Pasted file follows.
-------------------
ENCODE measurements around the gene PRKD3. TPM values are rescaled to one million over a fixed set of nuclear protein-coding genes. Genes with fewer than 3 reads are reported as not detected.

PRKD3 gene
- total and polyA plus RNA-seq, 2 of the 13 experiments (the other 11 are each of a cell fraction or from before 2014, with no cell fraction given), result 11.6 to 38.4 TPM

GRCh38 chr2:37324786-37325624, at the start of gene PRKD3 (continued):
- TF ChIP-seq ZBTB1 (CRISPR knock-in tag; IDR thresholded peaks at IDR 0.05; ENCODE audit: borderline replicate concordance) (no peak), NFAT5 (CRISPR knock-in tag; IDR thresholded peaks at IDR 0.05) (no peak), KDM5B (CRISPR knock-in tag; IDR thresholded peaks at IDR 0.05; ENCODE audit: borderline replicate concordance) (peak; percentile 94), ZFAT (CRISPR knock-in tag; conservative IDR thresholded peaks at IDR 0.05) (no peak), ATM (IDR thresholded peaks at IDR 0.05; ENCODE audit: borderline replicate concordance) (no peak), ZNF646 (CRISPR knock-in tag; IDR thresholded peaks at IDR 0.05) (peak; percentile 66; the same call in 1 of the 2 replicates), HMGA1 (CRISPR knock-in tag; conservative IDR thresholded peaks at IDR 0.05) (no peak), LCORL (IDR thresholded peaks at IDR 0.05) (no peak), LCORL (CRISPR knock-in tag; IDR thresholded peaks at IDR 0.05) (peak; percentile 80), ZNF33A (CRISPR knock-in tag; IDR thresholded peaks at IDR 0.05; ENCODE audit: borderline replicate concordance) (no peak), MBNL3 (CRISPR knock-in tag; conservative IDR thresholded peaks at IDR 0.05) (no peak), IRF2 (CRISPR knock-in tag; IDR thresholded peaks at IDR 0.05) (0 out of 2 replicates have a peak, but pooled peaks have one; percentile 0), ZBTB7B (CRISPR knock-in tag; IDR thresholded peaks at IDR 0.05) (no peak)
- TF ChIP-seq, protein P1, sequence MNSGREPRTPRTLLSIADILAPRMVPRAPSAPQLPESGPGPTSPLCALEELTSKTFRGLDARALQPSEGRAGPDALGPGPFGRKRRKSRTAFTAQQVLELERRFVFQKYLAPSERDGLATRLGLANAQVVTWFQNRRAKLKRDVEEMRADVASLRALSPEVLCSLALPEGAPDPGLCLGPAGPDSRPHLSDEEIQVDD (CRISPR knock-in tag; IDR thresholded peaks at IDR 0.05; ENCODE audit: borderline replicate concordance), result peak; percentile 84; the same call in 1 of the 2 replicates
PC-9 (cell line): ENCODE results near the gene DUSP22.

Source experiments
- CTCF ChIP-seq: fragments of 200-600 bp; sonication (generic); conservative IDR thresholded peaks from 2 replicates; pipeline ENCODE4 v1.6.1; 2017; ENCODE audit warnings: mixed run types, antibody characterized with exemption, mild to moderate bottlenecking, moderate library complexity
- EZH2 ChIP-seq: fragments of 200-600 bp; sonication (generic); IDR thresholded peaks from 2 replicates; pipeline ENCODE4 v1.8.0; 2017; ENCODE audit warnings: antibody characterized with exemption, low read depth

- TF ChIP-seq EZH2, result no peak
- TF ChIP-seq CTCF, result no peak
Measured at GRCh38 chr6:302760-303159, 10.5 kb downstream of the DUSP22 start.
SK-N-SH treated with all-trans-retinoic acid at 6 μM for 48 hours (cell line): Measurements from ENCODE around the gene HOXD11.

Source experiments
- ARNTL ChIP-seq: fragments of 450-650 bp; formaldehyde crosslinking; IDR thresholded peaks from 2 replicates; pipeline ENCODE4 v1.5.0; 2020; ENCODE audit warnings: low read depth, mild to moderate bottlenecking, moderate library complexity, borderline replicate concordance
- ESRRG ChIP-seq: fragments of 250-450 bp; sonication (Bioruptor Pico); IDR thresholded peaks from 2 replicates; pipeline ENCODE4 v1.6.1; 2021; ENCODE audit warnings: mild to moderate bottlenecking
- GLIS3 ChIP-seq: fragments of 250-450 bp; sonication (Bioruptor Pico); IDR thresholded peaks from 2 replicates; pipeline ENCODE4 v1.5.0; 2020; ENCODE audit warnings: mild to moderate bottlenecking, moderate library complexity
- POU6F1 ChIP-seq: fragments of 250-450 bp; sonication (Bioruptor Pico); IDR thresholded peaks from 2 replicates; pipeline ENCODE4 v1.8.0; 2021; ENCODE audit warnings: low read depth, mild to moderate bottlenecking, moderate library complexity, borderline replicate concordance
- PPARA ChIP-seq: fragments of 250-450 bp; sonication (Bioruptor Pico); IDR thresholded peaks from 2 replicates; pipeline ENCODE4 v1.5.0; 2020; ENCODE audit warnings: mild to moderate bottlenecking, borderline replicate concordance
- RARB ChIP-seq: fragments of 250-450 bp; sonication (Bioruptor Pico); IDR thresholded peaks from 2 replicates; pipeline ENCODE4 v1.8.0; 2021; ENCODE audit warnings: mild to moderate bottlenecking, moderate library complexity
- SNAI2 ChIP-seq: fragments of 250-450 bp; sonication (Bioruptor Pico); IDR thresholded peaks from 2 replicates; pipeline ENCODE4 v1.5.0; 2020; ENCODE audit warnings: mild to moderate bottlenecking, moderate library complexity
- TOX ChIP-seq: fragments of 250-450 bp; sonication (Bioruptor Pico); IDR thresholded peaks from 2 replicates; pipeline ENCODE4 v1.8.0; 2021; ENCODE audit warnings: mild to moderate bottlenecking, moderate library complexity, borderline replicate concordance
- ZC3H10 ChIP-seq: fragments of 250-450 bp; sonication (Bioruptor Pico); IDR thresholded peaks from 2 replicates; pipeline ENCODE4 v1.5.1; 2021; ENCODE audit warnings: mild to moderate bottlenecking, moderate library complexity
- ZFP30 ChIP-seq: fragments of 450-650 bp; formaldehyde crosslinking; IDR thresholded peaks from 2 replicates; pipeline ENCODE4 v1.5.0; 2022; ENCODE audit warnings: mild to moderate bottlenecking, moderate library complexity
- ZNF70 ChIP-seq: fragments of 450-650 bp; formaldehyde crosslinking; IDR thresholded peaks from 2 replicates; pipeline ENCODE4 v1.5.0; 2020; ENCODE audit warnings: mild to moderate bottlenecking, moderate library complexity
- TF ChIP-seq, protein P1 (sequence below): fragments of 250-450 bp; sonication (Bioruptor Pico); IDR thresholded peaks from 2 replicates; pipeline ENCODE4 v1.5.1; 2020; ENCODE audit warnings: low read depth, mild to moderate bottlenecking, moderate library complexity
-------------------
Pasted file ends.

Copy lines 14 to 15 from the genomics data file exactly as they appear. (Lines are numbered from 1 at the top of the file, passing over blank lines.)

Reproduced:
SK-N-SH treated with all-trans-retinoic acid at 6 μM for 48 hours (cell line): Measurements from ENCODE around the gene HOXD11.

Source experiments